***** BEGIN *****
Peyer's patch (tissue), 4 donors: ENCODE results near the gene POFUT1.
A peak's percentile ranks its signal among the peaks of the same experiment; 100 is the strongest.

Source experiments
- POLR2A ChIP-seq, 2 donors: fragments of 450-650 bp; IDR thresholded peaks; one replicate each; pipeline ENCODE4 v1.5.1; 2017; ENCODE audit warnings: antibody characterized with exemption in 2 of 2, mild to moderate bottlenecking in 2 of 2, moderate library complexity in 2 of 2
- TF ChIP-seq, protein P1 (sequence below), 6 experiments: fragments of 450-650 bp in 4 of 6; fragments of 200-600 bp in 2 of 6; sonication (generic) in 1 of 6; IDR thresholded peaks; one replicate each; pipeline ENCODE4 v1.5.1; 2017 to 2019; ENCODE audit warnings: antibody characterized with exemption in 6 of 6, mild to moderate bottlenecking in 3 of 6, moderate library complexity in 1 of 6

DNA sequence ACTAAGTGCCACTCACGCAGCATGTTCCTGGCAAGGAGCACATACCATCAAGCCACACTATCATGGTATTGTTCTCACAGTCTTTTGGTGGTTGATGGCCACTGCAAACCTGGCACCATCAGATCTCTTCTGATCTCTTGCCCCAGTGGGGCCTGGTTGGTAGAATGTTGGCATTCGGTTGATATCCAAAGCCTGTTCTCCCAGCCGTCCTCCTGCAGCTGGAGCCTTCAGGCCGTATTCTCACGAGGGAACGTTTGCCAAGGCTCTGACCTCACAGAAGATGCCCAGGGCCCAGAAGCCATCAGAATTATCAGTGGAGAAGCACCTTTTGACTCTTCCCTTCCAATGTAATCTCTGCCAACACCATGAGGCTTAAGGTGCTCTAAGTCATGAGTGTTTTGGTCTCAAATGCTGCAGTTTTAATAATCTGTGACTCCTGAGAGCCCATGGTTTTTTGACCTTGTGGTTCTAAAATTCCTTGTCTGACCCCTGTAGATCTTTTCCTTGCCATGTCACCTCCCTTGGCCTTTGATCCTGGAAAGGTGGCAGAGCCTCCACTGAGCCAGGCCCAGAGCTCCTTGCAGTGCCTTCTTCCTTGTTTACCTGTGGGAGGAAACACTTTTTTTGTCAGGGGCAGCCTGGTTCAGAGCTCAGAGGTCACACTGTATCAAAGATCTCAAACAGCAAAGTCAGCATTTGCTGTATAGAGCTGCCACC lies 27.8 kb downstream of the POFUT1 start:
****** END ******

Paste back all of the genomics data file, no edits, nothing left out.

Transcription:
Peyer's patch (tissue), 4 donors: ENCODE results near the gene POFUT1.
A peak's percentile ranks its signal among the peaks of the same experiment; 100 is the strongest.

Source experiments
- POLR2A ChIP-seq, 2 donors: fragments of 450-650 bp; IDR thresholded peaks; one replicate each; pipeline ENCODE4 v1.5.1; 2017; ENCODE audit warnings: antibody characterized with exemption in 2 of 2, mild to moderate bottlenecking in 2 of 2, moderate library complexity in 2 of 2
- TF ChIP-seq, protein P1 (sequence below), 6 experiments: fragments of 450-650 bp in 4 of 6; fragments of 200-600 bp in 2 of 6; sonication (generic) in 1 of 6; IDR thresholded peaks; one replicate each; pipeline ENCODE4 v1.5.1; 2017 to 2019; ENCODE audit warnings: antibody characterized with exemption in 6 of 6, mild to moderate bottlenecking in 3 of 6, moderate library complexity in 1 of 6

DNA sequence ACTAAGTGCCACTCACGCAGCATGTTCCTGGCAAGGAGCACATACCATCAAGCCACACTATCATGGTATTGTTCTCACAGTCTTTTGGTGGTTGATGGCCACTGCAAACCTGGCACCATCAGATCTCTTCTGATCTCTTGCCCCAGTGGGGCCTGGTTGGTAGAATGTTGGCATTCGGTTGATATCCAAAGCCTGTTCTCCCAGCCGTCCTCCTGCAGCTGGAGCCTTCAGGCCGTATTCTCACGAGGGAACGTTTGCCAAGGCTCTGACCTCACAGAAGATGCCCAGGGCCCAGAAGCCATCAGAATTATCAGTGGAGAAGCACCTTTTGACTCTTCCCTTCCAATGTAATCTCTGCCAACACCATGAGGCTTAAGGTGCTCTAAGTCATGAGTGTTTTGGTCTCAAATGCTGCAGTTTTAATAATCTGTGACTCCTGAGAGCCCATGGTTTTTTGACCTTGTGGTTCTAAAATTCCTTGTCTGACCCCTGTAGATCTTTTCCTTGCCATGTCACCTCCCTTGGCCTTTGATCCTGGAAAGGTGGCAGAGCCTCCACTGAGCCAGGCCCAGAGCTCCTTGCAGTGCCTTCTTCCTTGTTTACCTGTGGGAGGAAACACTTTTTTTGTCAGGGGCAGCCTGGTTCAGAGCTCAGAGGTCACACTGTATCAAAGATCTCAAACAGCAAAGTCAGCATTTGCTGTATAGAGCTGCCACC lies 27.8 kb downstream of the POFUT1 start: